The Global Glutton: Glasgow, Scotland

What’s this? A new feature on The Gluttonous Geek? I am so full of not-so-much surprises!

So as you probably gathered from the obvious name, I’ll be talking about my travels through the world and highlighting the food, food history, and just anything interesting I find anywhere I go. This year gave me the perfect opportunity as my husband and I took a 17 day honeymoon to the United Kingdom consisting of a week in London, and all-over road trip of mainland Scotland the week following. Today’s post I’ll be covering the place we started and ended our journey – Glasgow, Scotland.

We flew in overnight and arrived at 6:55 in the morning.  After meeting up with our Airbnb host, and an attempt of a nap we ventured to brunch at Lebowski’s on the way to the Kelvingrove Museum. That’s right, Lebowski’s. This classic, yet unpretentious gastro-pub pays homage to the film The Big Lebowski through subtle nods with paintings of The Dude, a bowling pin table, and of course, an entire menu page of White Russians. The only thing missing was a rug. It really would’ve tied the room together

First round we had The Brandt — made with Davna honey vodka, Mozart white chocolate liqueur, and milk –, and The Nihilist — made with absinthe, Kahlua, and milk. Upon tasting, The Brandt satisfied as it was like sipping a shortbread biscuit from a puddle of honeyed custard. The Nihilist was nothing short of brilliant, starting with a layer of crisp mint and cream, then snapping your tongue with a long, licorice finish–truly poetry in a glass.

Brunch arrived for my husband with the “Now That’s an Omelette, Dude”, which melded the full traditional Scottish Breakfast — sausage, bacon, haggis and black pudding — into a tasty and very filling three-egg omelet.

I, on the other hand, opted for the Steak and Bone Marrow Pie, served with Beetroot and Horseradish Mash. The pie was fantastic–flaky puff pastry gave way to dark flavors of tender beef and sweet, rich gravy. The accompanying mash was a little dry, but when dipped into the pie, the pairing was a complex and evolving mix of notes that finished with a nice kick of horseradish.

For the second round of drinks we went with The Dude Luksosowa vodka, Kahlua, milk, and cream–, and The ToeKahlua, creme de Menthe, chocolate sauce, milk, and cream. The Toe (You want a toe? They can get you a toe!) was cool and refreshing, like a boozy mint chocolate chip ice cream, definitely a perfect dessert drink. The Dude is definitely a different story — waking you up by punching you in the face with Kahlua and coffee bean nibs, and still yet has the courtesy to soften the blow with cold cream. All in all they were the perfect send off to a delicious brunch.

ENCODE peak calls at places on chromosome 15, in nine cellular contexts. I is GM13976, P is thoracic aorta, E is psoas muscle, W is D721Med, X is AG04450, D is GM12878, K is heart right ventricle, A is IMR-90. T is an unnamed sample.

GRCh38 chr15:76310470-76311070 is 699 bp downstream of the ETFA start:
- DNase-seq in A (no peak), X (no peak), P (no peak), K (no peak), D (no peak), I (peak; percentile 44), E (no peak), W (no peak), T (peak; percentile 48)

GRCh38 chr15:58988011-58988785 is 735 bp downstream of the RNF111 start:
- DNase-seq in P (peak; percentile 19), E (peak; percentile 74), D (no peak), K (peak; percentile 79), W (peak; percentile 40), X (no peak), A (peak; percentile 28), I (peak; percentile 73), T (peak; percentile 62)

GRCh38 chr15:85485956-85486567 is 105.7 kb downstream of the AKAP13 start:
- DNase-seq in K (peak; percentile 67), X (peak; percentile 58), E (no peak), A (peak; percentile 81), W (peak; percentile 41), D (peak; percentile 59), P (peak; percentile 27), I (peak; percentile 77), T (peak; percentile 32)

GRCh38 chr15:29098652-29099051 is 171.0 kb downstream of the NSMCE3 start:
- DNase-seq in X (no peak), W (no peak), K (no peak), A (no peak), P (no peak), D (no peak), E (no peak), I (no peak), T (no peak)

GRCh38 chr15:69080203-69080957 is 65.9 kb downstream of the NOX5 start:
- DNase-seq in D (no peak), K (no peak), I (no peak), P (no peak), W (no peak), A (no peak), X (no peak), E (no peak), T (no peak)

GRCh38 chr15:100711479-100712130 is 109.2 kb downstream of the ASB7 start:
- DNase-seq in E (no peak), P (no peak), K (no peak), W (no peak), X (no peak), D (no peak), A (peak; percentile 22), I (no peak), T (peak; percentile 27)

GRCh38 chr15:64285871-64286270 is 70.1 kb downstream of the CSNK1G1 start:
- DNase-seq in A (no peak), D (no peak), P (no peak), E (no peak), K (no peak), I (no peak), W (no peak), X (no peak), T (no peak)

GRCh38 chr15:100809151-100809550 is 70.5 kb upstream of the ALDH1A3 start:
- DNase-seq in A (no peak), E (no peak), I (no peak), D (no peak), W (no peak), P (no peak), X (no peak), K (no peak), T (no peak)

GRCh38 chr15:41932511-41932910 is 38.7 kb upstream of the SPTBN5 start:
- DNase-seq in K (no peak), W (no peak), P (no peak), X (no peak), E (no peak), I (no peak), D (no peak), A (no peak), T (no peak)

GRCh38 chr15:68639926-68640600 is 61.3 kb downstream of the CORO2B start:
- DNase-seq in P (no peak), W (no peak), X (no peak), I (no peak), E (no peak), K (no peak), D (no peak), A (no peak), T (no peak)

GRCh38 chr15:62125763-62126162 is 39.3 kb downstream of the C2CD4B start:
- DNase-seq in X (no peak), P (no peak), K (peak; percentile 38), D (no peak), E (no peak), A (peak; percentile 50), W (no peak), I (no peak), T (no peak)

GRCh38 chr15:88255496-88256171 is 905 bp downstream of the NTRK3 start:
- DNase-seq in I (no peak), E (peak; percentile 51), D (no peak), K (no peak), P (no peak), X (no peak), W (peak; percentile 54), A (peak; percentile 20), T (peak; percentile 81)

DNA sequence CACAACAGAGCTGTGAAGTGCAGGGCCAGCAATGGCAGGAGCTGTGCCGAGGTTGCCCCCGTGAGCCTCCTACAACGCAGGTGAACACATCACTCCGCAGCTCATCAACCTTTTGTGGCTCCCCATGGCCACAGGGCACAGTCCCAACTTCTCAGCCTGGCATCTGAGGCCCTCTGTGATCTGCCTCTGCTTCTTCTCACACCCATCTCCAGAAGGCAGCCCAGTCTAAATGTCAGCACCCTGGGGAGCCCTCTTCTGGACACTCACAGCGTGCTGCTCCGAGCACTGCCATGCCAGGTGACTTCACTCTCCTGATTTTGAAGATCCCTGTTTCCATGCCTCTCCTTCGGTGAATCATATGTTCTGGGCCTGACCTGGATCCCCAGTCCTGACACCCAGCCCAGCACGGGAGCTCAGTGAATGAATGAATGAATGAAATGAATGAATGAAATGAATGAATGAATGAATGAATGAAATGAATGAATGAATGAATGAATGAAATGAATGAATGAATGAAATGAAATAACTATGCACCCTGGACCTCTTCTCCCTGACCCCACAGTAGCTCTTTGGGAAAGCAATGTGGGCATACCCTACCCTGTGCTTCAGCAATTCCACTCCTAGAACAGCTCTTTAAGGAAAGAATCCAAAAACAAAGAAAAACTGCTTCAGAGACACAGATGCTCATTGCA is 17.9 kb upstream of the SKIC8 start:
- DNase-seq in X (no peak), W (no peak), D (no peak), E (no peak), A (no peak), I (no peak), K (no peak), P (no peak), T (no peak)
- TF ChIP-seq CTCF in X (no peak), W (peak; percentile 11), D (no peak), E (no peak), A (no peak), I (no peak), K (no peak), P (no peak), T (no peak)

Overall I wholly recommend Lebowski’s for the drinks, the food, and the fantastic service. They have two locations in Glasgow and one in Edinburgh. You will not be disappointed.

We then wandered to the Kelvingrove Museum and Art Gallery and were greeted immediately upon arrival to the haunting sounds of a pipe organ–right above us in a magnificent display overlooking the main hall and being played live.

Exhibits included Scottish wildlife and fossils, local art history, medieval and renaissance arms and armor. They even had a small exhibit on World War II that included ration books and recipes. Don’t worry, kids. I took pictures.

One exhibit that really struck me was of the Glasgow FourCharles Rennie Mackintosh, sisters Margaret Macdonald Mackintosh and Frances MacDonald, and Herbert MacNair.

The couples were prominent artists in the Art Nouveau period in architecture, painting, furniture making, and jewelry. It was interesting to see how the sisters re-envisioned Scottish folklore and mythology in the nouveau, modern naturalistic style.

As we walked more through the city, it was even more apparent how Glasgow bloomed during the Art Nouveau and Deco periods. Everywhere, in architecture, you can see it and the Glasgow Four’s influence through organic, curving lines and floral motifs.

Most of the building pictures were on my husband’s camera, so here’s some beautiful furniture from the same exhibit.